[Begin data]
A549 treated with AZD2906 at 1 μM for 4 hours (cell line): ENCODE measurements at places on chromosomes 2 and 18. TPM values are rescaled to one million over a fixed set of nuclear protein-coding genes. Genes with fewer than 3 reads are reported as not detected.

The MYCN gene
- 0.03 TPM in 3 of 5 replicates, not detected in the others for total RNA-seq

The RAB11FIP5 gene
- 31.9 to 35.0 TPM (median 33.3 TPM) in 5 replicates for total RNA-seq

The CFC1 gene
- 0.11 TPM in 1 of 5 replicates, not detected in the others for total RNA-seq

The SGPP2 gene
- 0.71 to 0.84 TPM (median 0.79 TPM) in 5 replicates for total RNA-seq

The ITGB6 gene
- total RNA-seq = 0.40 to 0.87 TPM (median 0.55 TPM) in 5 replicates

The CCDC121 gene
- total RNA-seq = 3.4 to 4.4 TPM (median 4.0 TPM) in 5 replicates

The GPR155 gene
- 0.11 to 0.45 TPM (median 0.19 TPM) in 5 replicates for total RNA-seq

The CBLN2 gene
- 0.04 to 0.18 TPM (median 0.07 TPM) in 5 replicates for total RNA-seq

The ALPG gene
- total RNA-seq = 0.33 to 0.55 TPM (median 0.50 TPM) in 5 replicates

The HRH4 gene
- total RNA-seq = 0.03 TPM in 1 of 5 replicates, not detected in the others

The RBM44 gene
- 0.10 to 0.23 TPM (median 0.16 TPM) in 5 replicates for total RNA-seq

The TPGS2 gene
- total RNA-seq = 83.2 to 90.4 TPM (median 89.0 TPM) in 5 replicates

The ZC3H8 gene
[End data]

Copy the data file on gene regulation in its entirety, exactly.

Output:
A549 treated with AZD2906 at 1 μM for 4 hours (cell line): ENCODE measurements at places on chromosomes 2 and 18. TPM values are rescaled to one million over a fixed set of nuclear protein-coding genes. Genes with fewer than 3 reads are reported as not detected.

The MYCN gene
- 0.03 TPM in 3 of 5 replicates, not detected in the others for total RNA-seq

The RAB11FIP5 gene
- 31.9 to 35.0 TPM (median 33.3 TPM) in 5 replicates for total RNA-seq

The CFC1 gene
- 0.11 TPM in 1 of 5 replicates, not detected in the others for total RNA-seq

The SGPP2 gene
- 0.71 to 0.84 TPM (median 0.79 TPM) in 5 replicates for total RNA-seq

The ITGB6 gene
- total RNA-seq = 0.40 to 0.87 TPM (median 0.55 TPM) in 5 replicates

The CCDC121 gene
- total RNA-seq = 3.4 to 4.4 TPM (median 4.0 TPM) in 5 replicates

The GPR155 gene
- 0.11 to 0.45 TPM (median 0.19 TPM) in 5 replicates for total RNA-seq

The CBLN2 gene
- 0.04 to 0.18 TPM (median 0.07 TPM) in 5 replicates for total RNA-seq

The ALPG gene
- total RNA-seq = 0.33 to 0.55 TPM (median 0.50 TPM) in 5 replicates

The HRH4 gene
- total RNA-seq = 0.03 TPM in 1 of 5 replicates, not detected in the others

The RBM44 gene
- 0.10 to 0.23 TPM (median 0.16 TPM) in 5 replicates for total RNA-seq

The TPGS2 gene
- total RNA-seq = 83.2 to 90.4 TPM (median 89.0 TPM) in 5 replicates

The ZC3H8 gene